I am alive still. For those people who follow my blog (thanks, Mom), I just wanted to say after a long hiatus, that I plan to update this thing regularly once again. I took some time off, and my sphere machine broke. I put a bandaid on it for the time being, but I need to replace a motor. I plan on getting another machine going soon also. So stay tuned for more spheremaking on the way! In the meantime, I recently purchased a 3 in 1 lens kit for my iphone 4. I paid $15 but you can get it for under $10 at the moment here: http://www.amazon.com/180%C2%B0-Angle-Macro-Apple-iPhone/dp/B009UQR32I/ref=pd_sim_cps_5 It’s a knock off brand, but is quite great for the money. I took some shots of some cullet glass I had and thought I would share the results.
My main rockhounding spot is on the shores of Lake Michigan. I think it could be the best place on earth in terms of variety. You never know what you are going to find. If you follow my blog at all, you’d see that I collect a lot of petoskey stones, slag glass, and MI septarians. But I’ll always find something else that will catch my eye and throw them in the bucket. Here are some of those finds from this year. They are in my “to-do” bin for making small spheres.
An online friend hooked me up recently with art glass marble maker, Joe Schlemmer of madmanmarbles.com. Joe is a hell of a guy and invited me over to his glass studio to check out how he makes his art glass marbles. I love glass almost as much as stone, so I jumped at the chance. Joe is about an hour and a half drive from me just south of St. Joe, MI. He took the time to show me all his equipment and glass, then got to work. I had never seen anyone make a marble before and Joe is a real pro. He made two marbles in a little over an hour. It was fascinating for me to see the process. He made two different kind of marbles and each had its own technique. The first one, an implosion, was basically made in halves. He blew a bubble in the glass tubing, decorated the outside, then melted it to collapse inside the bubble. He then added more glass to the outside, decorated that, and then completed the sphere. I am way over simplifying the process here, but that is basically how it was done. The second marble was done quite different and I dare not describe the process as I would probably describe it incorrectly. The marbles had to cool in a kiln for many hours after completion so I did not get to see the finished product that day. Afterwards, Joe took me a couple miles a way to an awesome beach on Lake Michigan where there were plenty of rocks. Check out all the pictures below and see Joe’s work. A week or so after our meet, Joe sent me the implosion marble! How cool is that. You can check out Joe’s marbles at his website here: madmanmarbles.com
Some may recall this rock I got from the estate sale a few months back. I don’t have a large enough saw to cut a large stone like this to prep it properly for sphering so I had to hack away at this one and grind the hell out of it. It took an extra long while to rough it round but it turned out pretty good…although I introduced some scratches during the polishing phase some how (which is frustratingly become more prevalent lately) I may have to go back and fix it. I’m also displaying it on this cool Orthoceras fossil stand. What do you think? But for now here are some pix.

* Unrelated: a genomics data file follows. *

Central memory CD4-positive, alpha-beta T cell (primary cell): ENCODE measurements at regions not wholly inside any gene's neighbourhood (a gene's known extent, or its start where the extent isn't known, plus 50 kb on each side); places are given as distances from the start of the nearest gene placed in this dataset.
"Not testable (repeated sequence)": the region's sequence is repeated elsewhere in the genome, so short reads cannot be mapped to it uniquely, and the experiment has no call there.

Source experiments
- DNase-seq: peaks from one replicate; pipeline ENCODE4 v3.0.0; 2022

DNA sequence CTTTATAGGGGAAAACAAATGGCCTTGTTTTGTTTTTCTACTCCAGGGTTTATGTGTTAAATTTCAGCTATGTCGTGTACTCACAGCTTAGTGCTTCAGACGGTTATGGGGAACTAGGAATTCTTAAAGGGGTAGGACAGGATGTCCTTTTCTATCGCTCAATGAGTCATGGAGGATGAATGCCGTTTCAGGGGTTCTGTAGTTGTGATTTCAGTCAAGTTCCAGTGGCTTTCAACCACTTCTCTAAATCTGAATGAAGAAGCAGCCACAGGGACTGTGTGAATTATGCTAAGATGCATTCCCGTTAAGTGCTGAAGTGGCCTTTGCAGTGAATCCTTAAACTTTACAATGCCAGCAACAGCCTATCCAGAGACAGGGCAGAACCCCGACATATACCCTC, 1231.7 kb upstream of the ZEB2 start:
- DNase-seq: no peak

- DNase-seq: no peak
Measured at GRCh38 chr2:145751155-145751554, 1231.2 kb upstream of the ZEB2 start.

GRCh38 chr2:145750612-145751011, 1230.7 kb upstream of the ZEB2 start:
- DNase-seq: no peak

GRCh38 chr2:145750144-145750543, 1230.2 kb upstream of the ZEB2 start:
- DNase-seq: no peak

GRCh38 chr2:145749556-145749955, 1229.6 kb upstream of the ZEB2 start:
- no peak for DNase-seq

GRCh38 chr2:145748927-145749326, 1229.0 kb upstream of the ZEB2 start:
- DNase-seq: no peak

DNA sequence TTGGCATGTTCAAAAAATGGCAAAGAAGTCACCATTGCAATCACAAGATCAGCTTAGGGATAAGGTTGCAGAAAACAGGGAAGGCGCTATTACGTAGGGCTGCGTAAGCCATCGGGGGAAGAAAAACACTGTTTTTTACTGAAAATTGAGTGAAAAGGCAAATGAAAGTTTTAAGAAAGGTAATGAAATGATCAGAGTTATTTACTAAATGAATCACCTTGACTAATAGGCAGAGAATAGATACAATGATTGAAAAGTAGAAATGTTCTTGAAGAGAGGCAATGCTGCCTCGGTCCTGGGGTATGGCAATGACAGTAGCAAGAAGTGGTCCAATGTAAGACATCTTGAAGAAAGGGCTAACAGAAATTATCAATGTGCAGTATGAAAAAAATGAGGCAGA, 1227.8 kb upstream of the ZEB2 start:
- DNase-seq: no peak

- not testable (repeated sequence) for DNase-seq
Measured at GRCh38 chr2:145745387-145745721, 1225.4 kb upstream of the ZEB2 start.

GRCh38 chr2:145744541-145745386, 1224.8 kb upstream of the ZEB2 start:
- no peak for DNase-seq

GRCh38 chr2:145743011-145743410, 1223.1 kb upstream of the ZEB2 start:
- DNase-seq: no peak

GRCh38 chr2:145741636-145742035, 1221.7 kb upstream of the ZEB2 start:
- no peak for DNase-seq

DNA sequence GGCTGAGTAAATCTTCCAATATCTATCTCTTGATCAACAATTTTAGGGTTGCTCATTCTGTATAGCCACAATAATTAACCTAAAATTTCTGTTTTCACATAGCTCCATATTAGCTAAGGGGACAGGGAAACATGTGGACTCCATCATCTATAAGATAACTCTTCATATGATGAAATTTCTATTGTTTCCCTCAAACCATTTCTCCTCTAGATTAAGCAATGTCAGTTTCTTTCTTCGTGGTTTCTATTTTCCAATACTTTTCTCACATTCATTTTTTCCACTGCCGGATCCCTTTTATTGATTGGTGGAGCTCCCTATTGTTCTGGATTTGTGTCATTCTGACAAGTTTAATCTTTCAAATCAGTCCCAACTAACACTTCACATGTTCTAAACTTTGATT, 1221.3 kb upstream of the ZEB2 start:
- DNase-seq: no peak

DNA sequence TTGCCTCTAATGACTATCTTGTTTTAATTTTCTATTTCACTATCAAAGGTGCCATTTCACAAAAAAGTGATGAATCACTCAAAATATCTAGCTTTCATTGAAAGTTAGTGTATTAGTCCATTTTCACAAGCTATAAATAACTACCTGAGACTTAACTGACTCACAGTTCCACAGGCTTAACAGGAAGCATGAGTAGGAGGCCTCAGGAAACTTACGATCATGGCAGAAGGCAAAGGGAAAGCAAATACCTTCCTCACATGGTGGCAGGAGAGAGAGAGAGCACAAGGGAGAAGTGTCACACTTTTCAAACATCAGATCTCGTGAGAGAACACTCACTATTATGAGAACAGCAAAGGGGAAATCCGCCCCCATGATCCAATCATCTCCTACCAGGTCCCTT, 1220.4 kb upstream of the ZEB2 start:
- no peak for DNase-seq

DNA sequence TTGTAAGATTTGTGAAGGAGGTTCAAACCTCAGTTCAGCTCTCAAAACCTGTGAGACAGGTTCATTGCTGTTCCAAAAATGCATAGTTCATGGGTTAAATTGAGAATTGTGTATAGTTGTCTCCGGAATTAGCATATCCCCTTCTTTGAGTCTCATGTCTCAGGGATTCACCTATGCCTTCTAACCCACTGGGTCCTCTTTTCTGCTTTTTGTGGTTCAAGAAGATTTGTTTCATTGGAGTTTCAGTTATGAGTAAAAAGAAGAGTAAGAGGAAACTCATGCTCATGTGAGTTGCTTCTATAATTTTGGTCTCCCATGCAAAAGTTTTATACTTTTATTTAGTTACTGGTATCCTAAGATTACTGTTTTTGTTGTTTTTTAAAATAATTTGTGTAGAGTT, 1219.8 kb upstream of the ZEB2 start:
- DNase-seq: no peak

I took some time off from work to work on some of my music side projects and an iphone app I’ve been working on. But I couldn’t help but make some time to grind out some stone work! I got a request to make some custom pendants from a couple folks from work which is always nice to hear. Of course while I’m making the pendants I had to tend to a few spheres as well to make the best use of my time. The pictures are below. I was really shocked by how the Chrysocolla sphere turned out. I have never worked with this material before and from the outer appearance of the rock it appeared to be mostly black…until I cut into it. I’ll attach the original picture of the black chrysocolla rock as well. I could use some help on getting the crosses to turn out better. I do everything on the wheel. If anyone out there has any suggestions to help me get better drop me an email from the contact section. I’m all ears!
I always thought Thunder Eggs were beautiful. I hadn’t seen one in person until recently but I’ve loved looking at the pictures of cut pieces online over the years. I haven’t seen too many sphered as I imagine they look best sliced in half, but I thought I’d give it a shot anyway. I bought a couple larger ones (about two pounds each) from Oregon. I don’t know a ton more about them than just that. I think they turned out pretty nice. They ended up looking like little planets to me. What do you think?
I also had a couple sand stones and an unfinished ugly conglomerate stone I had found on Lake Michigan. I decided to finish those and they are pictured also.
Here are some pictures of the few spheres I’ve made with slag. Up until about a month ago I was only able to find one piece of slag large enough to make a sphere. Since that time, I’ve found a couple decent pieces. The dark green chunk was the largest. It probly weighed about 7 pounds or so. The dark green is no the prettiest, but I have since found chunks much larger in that color range. The deep blues have been elusive in that size, but the Robin’s egg color one turned out great (at 1.8 inches) as well at the grey/green one (At 1.8 inches).